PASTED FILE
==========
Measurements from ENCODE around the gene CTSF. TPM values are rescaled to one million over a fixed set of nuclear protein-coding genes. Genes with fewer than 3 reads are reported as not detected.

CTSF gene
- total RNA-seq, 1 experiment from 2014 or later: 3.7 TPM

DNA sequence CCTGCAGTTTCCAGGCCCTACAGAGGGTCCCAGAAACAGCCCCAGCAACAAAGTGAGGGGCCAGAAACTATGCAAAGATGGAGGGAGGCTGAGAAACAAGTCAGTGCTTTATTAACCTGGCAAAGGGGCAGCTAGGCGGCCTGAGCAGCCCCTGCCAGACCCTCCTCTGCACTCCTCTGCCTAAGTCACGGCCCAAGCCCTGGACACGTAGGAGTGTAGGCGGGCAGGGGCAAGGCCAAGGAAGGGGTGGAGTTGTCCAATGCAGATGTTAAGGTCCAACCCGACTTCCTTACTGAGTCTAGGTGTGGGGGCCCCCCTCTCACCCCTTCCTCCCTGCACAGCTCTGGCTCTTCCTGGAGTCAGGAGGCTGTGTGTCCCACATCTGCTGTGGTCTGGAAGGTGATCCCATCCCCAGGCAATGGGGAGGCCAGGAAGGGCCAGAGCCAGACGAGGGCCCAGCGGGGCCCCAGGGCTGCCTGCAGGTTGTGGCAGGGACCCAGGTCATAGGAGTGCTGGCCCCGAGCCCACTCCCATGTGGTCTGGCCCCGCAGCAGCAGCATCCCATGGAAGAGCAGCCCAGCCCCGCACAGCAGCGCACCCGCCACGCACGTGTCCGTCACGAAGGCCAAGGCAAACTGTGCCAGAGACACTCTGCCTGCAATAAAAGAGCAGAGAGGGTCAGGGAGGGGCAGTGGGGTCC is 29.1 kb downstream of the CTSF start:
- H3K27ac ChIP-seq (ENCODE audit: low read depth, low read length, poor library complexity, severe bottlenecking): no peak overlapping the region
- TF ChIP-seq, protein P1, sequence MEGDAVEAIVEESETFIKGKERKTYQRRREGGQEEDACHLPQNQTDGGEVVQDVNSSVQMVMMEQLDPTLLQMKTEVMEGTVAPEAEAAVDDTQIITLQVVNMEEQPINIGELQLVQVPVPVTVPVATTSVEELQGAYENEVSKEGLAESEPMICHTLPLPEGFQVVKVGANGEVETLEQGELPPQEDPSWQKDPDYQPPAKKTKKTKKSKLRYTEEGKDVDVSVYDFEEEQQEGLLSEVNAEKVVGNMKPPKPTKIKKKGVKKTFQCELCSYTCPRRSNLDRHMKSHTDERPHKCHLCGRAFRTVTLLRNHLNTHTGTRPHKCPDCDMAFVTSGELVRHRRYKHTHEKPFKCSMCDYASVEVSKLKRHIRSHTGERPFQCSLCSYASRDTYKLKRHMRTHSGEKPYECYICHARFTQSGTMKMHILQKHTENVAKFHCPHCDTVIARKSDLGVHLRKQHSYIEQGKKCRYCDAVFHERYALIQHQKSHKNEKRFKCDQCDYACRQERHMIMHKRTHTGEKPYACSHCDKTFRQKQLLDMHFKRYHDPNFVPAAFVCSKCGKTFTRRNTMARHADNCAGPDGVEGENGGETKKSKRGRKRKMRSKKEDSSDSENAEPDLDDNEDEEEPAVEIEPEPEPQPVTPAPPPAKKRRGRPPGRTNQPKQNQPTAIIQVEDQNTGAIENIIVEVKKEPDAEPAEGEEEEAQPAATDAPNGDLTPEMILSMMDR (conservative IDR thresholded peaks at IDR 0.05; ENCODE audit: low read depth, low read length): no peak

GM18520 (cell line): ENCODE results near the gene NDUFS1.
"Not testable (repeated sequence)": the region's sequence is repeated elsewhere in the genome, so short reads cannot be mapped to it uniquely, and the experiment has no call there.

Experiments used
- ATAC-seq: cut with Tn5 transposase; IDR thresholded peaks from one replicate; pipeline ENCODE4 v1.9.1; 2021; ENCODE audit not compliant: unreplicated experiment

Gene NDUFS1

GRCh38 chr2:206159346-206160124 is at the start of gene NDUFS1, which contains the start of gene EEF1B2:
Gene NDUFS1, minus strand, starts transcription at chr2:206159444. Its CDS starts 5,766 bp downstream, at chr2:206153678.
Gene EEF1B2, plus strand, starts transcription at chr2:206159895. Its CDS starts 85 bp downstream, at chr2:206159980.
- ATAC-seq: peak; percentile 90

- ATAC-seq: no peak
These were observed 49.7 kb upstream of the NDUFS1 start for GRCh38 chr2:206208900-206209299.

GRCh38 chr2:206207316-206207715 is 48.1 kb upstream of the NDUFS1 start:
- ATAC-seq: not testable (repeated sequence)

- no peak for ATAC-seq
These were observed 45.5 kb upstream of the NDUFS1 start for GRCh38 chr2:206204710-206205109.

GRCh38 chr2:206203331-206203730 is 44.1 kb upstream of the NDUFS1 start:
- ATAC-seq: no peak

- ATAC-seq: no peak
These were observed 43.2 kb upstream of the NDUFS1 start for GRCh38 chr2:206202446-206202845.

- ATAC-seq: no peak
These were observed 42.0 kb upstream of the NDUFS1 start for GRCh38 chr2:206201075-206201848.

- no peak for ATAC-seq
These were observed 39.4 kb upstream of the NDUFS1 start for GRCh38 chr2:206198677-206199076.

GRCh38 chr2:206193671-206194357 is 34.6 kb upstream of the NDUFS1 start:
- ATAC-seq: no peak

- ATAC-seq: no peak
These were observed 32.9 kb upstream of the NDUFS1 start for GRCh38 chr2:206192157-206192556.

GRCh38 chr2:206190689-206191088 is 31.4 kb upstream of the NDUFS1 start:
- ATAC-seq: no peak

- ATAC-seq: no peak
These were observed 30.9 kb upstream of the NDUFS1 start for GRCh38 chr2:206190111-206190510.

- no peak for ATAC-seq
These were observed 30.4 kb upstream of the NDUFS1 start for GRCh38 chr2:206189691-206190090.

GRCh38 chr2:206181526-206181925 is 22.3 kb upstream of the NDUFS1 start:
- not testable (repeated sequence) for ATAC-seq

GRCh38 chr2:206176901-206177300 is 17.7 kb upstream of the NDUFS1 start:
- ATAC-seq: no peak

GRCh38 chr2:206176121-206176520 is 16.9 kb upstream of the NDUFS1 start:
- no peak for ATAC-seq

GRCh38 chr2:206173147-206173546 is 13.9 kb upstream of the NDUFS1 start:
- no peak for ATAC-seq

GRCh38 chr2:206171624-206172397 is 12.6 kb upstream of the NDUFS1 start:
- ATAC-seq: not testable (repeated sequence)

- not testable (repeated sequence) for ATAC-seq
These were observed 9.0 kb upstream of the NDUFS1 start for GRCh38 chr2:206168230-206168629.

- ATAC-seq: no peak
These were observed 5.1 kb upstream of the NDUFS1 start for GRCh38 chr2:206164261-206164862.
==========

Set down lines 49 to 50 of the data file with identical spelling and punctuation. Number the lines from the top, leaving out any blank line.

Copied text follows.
- ATAC-seq: not testable (repeated sequence)

- not testable (repeated sequence) for ATAC-seq